My New Normal

Suzanne Tobin is a former copy editor and designer for The Washington Post. At 59, in great health and working full-time as a copy editor for AARP, Suzanne was planning a trip to London to celebrate her 60th birthday, when everything changed. She experienced a series of seemingly unrelated health complications that took her from able-bodied to wheelchair-bound in five months.

Four years removed from her life-threatening nightmare, which was featured as The Washington Post’s “Medical Mystery” on April 21, 2015, she continues to pursue any therapy that offers some promise of improving the permanent damage to her brain.

There is still no proven treatment for either of the rare diseases that were diagnosed in her case: progressive multifocal leukoencephalopathy (PML) and idiopathic CD4 lymphocytopenia (ICL). By participating in two NIH “natural history” research studies, one for each disease, she hopes to make a contribution to help find a cure for others.

To learn more about her journey of hope and resilience, follow her blog,, which she began as a way to reach out to other brain injury survivors and their caregivers.

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The ABCs for Brain Injury Survivors: G is for Gratitude

G is for Gratitude 900x900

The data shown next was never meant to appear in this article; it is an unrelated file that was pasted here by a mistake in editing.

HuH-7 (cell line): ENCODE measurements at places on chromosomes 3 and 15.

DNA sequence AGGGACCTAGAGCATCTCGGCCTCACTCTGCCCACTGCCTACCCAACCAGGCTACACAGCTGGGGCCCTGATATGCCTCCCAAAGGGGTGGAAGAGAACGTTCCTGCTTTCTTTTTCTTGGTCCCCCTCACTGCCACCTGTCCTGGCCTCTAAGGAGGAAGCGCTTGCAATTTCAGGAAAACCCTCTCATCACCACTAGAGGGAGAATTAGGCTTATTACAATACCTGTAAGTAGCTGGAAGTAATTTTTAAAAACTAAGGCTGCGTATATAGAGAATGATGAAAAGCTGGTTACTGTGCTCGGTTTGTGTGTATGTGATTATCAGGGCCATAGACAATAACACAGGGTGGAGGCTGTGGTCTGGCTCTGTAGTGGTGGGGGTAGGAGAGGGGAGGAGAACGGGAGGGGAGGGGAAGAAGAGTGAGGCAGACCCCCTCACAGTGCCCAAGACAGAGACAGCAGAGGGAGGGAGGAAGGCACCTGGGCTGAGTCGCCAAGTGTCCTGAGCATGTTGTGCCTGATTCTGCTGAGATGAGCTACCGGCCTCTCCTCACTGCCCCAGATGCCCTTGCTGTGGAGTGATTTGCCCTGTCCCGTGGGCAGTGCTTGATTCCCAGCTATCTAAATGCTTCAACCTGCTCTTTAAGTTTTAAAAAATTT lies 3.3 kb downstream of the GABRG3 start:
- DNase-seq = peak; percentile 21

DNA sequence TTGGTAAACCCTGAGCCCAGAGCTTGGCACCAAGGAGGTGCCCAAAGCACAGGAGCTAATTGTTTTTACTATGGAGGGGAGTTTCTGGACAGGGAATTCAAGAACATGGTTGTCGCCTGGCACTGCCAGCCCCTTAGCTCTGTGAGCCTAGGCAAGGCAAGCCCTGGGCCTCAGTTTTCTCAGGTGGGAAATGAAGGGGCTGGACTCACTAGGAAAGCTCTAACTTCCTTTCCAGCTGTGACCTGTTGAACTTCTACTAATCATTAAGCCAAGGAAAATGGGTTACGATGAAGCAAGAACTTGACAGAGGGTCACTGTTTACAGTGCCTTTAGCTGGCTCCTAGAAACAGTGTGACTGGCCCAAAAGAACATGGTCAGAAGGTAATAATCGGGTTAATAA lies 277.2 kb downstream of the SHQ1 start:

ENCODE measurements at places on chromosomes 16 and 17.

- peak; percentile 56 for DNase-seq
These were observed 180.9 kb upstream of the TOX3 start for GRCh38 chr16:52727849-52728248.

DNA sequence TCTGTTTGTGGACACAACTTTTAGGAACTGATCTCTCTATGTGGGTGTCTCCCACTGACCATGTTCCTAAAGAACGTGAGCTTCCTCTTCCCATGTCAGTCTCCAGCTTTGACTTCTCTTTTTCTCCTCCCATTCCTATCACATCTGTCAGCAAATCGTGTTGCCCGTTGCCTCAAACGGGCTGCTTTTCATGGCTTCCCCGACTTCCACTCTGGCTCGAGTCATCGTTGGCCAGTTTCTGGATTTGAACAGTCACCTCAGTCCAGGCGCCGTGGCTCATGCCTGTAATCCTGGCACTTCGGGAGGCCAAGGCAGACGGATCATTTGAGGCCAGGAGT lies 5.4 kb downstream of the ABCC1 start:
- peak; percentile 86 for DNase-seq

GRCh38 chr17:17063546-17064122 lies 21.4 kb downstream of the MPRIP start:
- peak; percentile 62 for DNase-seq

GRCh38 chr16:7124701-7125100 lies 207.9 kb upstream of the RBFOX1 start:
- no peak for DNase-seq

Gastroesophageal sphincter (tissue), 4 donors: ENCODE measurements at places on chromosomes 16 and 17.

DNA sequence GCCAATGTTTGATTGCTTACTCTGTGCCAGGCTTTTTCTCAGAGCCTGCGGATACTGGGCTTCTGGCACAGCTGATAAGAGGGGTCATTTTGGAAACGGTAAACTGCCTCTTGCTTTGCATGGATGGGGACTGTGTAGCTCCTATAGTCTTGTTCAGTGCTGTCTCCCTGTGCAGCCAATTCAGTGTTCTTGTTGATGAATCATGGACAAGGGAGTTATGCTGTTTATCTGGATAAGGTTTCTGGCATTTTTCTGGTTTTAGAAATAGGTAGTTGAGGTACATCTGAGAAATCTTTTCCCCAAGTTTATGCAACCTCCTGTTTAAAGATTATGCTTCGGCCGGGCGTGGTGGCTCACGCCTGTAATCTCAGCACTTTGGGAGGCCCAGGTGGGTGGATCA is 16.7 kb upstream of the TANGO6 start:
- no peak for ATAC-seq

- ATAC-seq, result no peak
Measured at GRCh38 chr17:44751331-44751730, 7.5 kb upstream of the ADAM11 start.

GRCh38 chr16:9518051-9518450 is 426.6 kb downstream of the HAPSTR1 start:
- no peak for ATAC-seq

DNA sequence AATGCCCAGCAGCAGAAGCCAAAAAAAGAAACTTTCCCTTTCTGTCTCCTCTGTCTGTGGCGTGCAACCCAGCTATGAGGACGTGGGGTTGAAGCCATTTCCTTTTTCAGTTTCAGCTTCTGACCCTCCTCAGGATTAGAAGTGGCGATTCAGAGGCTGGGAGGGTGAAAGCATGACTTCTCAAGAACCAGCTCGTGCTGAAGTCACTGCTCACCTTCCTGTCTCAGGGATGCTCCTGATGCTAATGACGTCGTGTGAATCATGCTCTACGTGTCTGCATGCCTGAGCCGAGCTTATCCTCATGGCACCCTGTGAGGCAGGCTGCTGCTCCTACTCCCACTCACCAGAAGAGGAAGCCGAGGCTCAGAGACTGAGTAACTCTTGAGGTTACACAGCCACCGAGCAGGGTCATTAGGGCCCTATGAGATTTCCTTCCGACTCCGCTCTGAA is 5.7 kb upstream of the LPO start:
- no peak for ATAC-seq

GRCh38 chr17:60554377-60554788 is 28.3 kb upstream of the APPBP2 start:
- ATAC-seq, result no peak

One thing I have done  since the beginning of my recovery from my brain injury is be grateful for any small step I can make to improve myself physically, mentally or spiritually. My first gratitude lists consisted of any small step I made in my physical progress. For example, as the experimental medication began to […]

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The ABCs for Brain Injury Survivors: A is for Attitude

Amy Tan quote

Last week I introduced myself to you in my debut post about my brain injury.  I told you about how “Living in Montgomery County Saved My Life.” OK, so I survived. Now what? If you are familiar with the five stages of grief as defined by Elizabeth Kubler-Ross in “On Death and Dying” (1969), I […]

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Living in Montgomery County Saved My Life

Suzanne Tobin on far left in red shirt, at a 71st  birthday celebration for her oldest sister, Cornelia (seated) who had a different type of brain injury, viral encephalitis, in 1996.

Allow me to introduce myself: I am a brain injury survivor and a medical miracle. If I had lived any place other than Montgomery County, I’m not sure I would have made it to my 60th birthday. I barely made it to the correct diagnosis, just under the six-month time frame before the rare viral […]

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